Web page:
Just like unused tools, gospel truths are prone to be discarded if we can’t find their relevance in our lives. As children grow up and life gets complicated, they need to know how to wield gospel tools in ways that are relevant to them, ways that will enrich their lives and bring them peace, understanding, and happiness. The danger as parents is that tools that seem irrelevant go unused and unused tools get thrown out.

Come, Follow Me for Sunday School: Lesson Helps for John 1

by Diana Webb

John’s own life was profoundly changed when he met the Savior. As we read his words, it is easy to see how much he wants to have others experience this drastically wonderful change as well. He possesses the unusual gift of clothing the profoundest ideas in language of childlike simplicity. 

A little background on the Gospel of John: In his book, John was writing to committed Church members.  He was not trying to convert investigators. He was trying to teach fellow members what the gospel meant in their lives. 

Come, Follow Me – Podcast 4- “We Have Found the Messiah”- John 1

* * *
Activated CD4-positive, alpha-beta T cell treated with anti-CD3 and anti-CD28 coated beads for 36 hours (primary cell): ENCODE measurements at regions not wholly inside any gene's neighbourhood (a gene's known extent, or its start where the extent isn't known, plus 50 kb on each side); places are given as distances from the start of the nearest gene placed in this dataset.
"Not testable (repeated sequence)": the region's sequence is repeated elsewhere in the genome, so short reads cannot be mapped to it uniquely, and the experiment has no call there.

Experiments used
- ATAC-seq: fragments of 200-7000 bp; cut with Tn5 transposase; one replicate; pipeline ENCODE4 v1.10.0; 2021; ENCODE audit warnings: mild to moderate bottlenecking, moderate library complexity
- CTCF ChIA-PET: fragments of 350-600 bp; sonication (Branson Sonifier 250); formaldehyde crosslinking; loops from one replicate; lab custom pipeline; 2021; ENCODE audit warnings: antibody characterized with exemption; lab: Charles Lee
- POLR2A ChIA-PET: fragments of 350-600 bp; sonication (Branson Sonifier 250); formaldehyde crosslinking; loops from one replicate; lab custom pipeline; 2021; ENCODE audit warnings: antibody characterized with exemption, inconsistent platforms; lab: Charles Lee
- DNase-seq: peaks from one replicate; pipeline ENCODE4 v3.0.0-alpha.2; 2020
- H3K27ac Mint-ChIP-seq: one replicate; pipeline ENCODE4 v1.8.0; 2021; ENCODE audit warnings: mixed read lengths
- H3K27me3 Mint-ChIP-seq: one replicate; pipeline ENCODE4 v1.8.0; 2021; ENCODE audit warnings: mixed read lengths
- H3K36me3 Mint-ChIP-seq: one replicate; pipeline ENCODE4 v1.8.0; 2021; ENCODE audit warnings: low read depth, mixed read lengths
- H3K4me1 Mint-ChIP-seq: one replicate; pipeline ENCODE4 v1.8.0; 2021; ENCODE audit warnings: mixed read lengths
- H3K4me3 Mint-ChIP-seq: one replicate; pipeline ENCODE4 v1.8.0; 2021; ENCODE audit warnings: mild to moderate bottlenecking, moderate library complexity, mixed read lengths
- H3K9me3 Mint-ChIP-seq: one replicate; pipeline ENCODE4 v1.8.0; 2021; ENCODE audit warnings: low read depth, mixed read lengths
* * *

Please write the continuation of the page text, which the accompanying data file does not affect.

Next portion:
by Scot and Maurine Proctor

Today’s lesson is on John 1, the last of the four gospels to be written, and one that is crafted directly for members of the ancient church. 

Week of January 14-20

Come, Follow Me for Individuals and Families: Lesson Helps for Luke 2; Matthew 2

by Catherine Keddington Arveseth

Catherine Keddington Arveseth

I love that we are beginning with the New Testament. The stories and images of that first Christmas are still swirling in our minds and hearts. It is easy right now to think of the babe in the manger, Mary holding him close, Joseph’s protecting arm around them both. As we teach these chapters to our children, I find concepts are better received when children have time to reflect on a question and take turns giving their individual answers. Here’s how to help them do just that.

Meridian’s Come, Follow Me Podcast—Luke 2, Matthew 2, “We Have Come to Worship Him”

by Scot and Maurine Proctor

The chapters in this week’s podcast are familiar to us because we have recited them so many times at Christmas. The surprise is that there are hidden gems and ideas in these chapters we might not have seen before. The Joseph Smith Translation (JST) also adds new dimensions to the old story we love so well.